For Women, a Search for Safety and Community in the City
The following post is Kaori Yoshida’s final project for Professor Susan Blaustein’s course, Women in Cities in the Master of Science in Sustainability Management program. Kaori builds on her own experience with safety and housing to consider the meanings of the terms “safety” and “home,” and the vital importance of safe housing for young women to urban social sustainability in the City of New York. State of the Planet will feature three of these final projects from Blaustein’s class.
In my last semester here at Columbia, I had to relocate out of my room in university housing. I no longer felt safe in the space I had been living, and regretfully needed to leave my home three months before graduation. Not only was this move extremely frustrating because of the timing, but it also disrupted many aspects of my life that I had previously taken for granted. Notifying the residential assistant of my situation, then taking part in several meetings with university housing as well as various school authorities, moving out discreetly from my home, and settling into my new place were all draining tasks. That is why now, as I move onto the next chapter in my life, moving to a new place that is safe for a young woman is an extremely high priority.
Through my moving experience this year, it made me think about what safety and having a safe space which you can call home truly means, especially for young women. When looking for a new place of shelter, you consider various objective factors that you can input in searches on sites such as Streeteasy. For example, in my recent apartment search, we first started off by looking at the basics—convenience of location, access to public transportation, cleanliness, size of the apartment, type of neighborhood and the area surrounding the apartment. While these external factors are easy to factor in, safety is too fluid a concept to be guaranteed, unlike apartment size or amenities in the apartment. With this in mind, as women we are in need of mitigating any potential threats to our safety. For example, because of a previously uncomfortable experience that my roommate had experienced in a large apartment complex, she suggested that we not live in large apartment complexes, as it increases the risk of potentially troublesome neighbors.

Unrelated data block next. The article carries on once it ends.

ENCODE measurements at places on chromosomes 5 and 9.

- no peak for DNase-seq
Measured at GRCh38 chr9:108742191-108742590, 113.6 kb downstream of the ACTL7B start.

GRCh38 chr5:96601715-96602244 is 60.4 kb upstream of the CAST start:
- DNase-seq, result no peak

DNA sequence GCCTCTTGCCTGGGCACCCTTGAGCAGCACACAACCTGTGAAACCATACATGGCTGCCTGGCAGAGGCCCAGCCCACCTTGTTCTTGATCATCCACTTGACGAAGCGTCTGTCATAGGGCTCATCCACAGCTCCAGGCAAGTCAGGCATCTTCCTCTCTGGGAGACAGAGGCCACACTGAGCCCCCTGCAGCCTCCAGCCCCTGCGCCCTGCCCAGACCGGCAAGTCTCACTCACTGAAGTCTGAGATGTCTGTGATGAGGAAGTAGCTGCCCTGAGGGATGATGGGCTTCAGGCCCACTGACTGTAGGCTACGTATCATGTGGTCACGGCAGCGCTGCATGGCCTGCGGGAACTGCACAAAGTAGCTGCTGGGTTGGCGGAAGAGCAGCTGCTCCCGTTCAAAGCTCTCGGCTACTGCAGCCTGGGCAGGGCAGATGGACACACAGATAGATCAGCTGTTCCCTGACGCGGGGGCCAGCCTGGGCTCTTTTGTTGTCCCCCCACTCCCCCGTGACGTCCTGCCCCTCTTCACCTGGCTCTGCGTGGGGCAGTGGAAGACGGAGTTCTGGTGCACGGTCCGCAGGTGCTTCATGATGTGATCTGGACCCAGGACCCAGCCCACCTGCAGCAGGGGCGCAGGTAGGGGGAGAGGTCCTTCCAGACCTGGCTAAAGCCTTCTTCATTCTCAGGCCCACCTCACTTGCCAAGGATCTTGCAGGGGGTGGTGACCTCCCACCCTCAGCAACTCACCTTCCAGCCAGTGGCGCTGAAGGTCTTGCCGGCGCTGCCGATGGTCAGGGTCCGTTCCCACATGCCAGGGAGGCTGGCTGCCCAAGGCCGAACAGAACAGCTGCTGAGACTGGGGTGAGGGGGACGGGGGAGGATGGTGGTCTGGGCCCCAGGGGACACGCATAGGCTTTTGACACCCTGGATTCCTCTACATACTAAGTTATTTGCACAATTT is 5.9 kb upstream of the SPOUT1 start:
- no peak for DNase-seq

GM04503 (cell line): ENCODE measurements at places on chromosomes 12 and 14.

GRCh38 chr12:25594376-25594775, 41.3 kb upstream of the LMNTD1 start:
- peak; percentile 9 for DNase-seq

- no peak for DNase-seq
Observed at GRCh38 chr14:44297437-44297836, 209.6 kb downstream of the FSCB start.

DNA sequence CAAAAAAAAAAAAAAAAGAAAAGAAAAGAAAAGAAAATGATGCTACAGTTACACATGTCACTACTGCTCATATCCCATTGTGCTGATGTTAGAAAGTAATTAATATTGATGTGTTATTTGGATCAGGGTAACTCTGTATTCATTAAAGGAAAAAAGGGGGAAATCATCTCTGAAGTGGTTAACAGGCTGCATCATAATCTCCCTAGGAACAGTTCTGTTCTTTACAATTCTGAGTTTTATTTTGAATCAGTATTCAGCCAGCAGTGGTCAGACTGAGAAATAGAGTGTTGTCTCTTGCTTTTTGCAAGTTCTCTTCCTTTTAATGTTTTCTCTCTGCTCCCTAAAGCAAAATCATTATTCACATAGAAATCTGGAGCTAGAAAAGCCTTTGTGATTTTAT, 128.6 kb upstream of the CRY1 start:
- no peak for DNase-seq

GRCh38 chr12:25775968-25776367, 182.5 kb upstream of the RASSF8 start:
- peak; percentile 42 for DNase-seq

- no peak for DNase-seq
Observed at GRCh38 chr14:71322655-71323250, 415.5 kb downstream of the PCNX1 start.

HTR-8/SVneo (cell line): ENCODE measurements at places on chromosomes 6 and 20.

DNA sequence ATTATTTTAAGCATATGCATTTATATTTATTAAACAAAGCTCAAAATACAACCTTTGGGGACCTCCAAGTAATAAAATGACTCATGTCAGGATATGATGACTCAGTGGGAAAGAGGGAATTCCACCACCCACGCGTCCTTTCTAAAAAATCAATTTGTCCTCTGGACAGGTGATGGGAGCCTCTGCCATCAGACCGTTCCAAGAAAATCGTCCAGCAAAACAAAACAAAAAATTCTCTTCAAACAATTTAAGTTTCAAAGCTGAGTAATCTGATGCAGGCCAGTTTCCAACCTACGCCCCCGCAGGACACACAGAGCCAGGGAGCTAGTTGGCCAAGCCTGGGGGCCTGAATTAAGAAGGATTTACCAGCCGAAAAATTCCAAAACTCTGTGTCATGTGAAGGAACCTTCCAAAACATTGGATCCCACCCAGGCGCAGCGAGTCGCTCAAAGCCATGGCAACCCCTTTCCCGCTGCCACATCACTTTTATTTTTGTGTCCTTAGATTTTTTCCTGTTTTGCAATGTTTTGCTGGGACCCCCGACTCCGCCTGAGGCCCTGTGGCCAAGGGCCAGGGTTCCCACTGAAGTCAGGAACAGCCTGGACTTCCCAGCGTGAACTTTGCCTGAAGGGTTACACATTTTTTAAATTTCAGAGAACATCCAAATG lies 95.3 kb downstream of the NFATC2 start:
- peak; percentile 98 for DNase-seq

This further raises salient questions about safety and our homes—firstly, what is meant exactly by “safety,” and secondly, how does the definition of safety intersect with what a “home” should be? According to the Merriam-Webster Dictionary (2016), safety is a condition of being safe from undergoing or causing hurt, injury or loss. According to Susan Clayton, as stated in the article, “The Psychology of Home: Why Where You Live Means So Much” by Julie Beck (2011), home is a part of one’s self-definition, illustrating why our homes mean so much to us. Home and belonging are concepts shared by many and not only describe our experiences, but also characterize the way we interact with the world. In the article, “Disability and the Experience of Architecture” by the disability rights activist Cheryl Davis and Raymond Lifchez (1986), it was made clear that the sense of being safe and of possessing your own space was crucial for Davis’s own personal development and for her grasping control of her own life. Home is not only just a safe space, but a space for one’s own rejuvenation and growth.